What’s your favorite part of Two Gentlemen of Lebowski? What is your favorite line?
   For favorite part, I'd have to say the closing. Partially because it's one of my favorite parts of the movie, it just feels so warm and comforting... but partially because I just think the translation all came together there. It's one of the few parts of the play I have memorized, and when I was revising, I'd smile every time I got there.
   I have a certain amount of affection for the closing of "Midsummer", which I crib the opening lines of the ending from. It has the same feel as the end of "Lebowski", a friendly goodbye before the magic ends for the evening.
   I don't think I have a favorite individual line. It's probably a tie between all the sexual ones. Shakespeare just loved a sly reference to the vagina. Sex, sex, sex, that's all the kids think about these days.

   Your script went viral almost immediately after you posted it. How did it spread so quickly, and how has your writing career benefited from the attention? 
   I've done my best to track the spread via a timeline on the Web site, but the short answer is, it came in three steps. First, it took off on the Something Awful forums, where I'm a member--they've been great to me. Second, it hit Twitter, and got to someone called Drew Olanoff... I actually have no idea who he is, but he's apparently very big on Twitter. From him, it got to Alyssa Milano. And as Alyssa Milano Tweets, so Tweets the nation.
   My writing career has benefited, but not in the way I was planning for. Somehow I ended up a produced playwright and an author with an agent. But I did this project to try and raise my profile as a screenwriter, and that corner of the world hasn't really responded yet. I'm hoping that once the play actually opens, or the book comes out (if it does get published), I'll be able to leverage it into something else.
   I never really saw myself as a playwright, so I'm not sure what I'll do with that cluster of buzz. But I do enjoy writing prose and nonfiction, and so maybe this whole 'book' thing could work out for me.

   Why do you think The Big Lebowski has developed such a rabid following over the past decade? How many times have you seen the film?
   I can't speak for everyone, but what I think makes it work so well and helped it build this cult audience is the way it creates these little patterns. It's an intricate little puzzle box, the film, and you learn more about it every time you watch it; you notice how this connects to that, how this character is quoting that character. There's always something new to find in a classic.
   I'm about to shock the world and say that I haven't actually seen the film all that much. Maybe fifteen times (and three of those times were after initiating this project). By normal moviegoer standards, maybe that's a lot, but by "Lebowski" fan standards, it's nothing.
   It's a film I'm very fond of, obviously, and a film I've enjoyed studying and reading about; it's a film that rewards that level of scholarship. But it's not one of the films I'd consider myself an expert on, nor one of my very favorites or anything like that.
   I guess in a weird way that explains why I knew the film was rife for a Shakespearean conversion. It wasn't something I was doing as a conscious, I-must-honor-this-film tribute to "The Big Lebowski." I was serving the words on paper, not my own feelings for the movie; I'm able to view the movie with enough closeness to love it and yet with enough distance to bring some new perspective to it.

What are some of your other projects you’re working on? Talk about your other creative interests and pursuits.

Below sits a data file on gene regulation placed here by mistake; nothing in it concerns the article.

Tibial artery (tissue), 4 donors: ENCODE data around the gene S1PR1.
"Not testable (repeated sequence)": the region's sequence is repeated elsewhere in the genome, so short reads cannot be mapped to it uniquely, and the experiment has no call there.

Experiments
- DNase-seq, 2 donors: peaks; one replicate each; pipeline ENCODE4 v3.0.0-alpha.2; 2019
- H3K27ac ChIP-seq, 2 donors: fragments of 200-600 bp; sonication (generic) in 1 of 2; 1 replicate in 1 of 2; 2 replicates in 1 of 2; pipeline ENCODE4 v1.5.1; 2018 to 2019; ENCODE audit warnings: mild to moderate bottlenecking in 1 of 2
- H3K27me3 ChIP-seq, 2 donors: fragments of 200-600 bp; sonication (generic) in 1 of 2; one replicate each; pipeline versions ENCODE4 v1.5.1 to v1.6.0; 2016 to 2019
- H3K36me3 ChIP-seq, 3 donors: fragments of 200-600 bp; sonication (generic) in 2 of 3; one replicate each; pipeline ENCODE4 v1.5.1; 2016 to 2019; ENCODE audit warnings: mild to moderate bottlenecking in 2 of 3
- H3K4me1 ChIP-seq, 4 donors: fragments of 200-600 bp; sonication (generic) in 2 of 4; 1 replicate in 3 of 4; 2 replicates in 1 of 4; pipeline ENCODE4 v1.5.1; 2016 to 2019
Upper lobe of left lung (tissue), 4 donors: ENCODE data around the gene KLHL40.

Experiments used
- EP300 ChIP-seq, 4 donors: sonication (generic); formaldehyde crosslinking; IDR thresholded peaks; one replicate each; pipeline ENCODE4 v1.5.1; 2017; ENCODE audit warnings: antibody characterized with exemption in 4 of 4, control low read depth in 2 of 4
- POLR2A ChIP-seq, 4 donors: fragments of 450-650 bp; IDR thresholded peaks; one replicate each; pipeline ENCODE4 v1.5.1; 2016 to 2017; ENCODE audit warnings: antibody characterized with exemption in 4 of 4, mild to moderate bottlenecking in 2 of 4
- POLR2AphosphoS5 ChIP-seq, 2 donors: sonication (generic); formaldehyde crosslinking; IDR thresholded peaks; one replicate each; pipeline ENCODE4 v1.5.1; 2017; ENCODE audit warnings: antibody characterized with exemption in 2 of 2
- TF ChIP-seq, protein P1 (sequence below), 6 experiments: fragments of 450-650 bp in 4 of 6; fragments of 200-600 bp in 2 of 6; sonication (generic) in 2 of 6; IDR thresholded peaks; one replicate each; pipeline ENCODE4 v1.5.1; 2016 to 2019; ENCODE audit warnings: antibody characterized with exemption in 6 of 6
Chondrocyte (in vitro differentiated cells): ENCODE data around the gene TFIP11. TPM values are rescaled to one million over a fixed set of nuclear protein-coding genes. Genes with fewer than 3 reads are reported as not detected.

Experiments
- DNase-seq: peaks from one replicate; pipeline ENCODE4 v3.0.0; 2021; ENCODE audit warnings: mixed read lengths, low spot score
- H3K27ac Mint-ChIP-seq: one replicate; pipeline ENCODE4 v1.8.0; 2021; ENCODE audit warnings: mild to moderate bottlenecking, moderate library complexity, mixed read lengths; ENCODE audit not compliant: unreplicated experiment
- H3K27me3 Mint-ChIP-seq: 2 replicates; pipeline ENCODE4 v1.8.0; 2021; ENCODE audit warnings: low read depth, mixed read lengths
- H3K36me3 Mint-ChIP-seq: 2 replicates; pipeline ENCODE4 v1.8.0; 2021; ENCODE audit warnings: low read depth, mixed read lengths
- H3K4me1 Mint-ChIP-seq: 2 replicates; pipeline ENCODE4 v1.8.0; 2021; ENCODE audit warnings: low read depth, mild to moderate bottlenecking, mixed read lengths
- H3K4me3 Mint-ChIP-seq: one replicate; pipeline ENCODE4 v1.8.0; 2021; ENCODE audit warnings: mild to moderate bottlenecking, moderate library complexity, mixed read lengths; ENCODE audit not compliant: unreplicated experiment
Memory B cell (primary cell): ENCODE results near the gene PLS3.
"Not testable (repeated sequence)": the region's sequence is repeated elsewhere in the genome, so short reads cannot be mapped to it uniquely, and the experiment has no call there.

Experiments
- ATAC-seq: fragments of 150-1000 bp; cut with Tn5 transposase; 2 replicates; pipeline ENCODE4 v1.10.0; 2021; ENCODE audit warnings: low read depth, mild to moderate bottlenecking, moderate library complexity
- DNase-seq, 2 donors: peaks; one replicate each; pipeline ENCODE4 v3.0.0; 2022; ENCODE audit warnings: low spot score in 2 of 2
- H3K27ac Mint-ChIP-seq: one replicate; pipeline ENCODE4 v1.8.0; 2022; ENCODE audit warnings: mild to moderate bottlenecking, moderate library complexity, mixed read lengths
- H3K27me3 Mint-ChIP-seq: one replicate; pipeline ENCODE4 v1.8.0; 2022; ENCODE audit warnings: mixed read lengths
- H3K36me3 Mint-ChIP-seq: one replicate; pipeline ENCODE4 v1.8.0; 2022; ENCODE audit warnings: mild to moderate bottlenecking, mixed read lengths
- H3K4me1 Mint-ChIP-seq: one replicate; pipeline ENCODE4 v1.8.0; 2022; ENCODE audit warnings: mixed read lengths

Right now I have one film on the tail end of its festival run, a profanity-saturated monologue about the life and times of James K. Polk, and that's gonna hit the Internet in February. That's my tenth short film for the festival circuit. I'm planning to shoot number eleven this year, a romantic comedy, if I can find the time.
   I am continuing to plug my feature film screenplays to Hollywood. This largely takes the form of writing letters and crossing my fingers that someone will decide they wish to read the script.
   Ironically, the blowup surrounding "Two Gentlemen" has sort of sidetracked me from all the things of my own that I was hoping to call attention to. I think it's very important to always have something new in the pipeline, to always be working on something, and I confess sometimes I've been guilty of shirking that because of this hoopla.

   Are there plans for any more Shakespearean takes on other classic cult films?
   Lord, no. I'm not terribly certain the world needs another one of these, even if I could recapture lightning in a bottle. A lot of this project came to me in a flash of insight.
   But even if I was able to do as good a job on another movie as I hope I did on "Lebowski," I don't think it'd go viral or provide the same boost to my life. I think people would just smile and move on. You can't force these things.
   With that said, I know which films I'd do next if someone held a gun to my head and said 'do one'. But I think I'll keep that to myself. My little private joke.
   They are, however, cult films, approaching classic status, so you hit the nail on the head there. (I'm a bit of a stick in the mud about the word "classic." You gotta be real old to get that word.)

   How much fun was it to write this?
   Great fun. Look, the only reason to do any project is because it's fun. That goes double for fan projects.
   I think readers, especially Shakespeare buffs, can tell from the writing that I was having a high old time. If I wasn't taking joy in the mashup process, you'd have known.
   My father sort of hit the nail on the head: the reason this project caught on with so many people was because it was supremely pointless, an enterprise taken on for pure love and pure amusement with no guaranteed reward.

   I pity the poor bastard who tries to do any similar project and doesn't enjoy it. I really do.

For more information on Adam Bertocci and his endeavors, including Two Gentlemen of Lebowski, visit To stay up to date on all things Two Gentlemen of Lebowski, join the fan page at: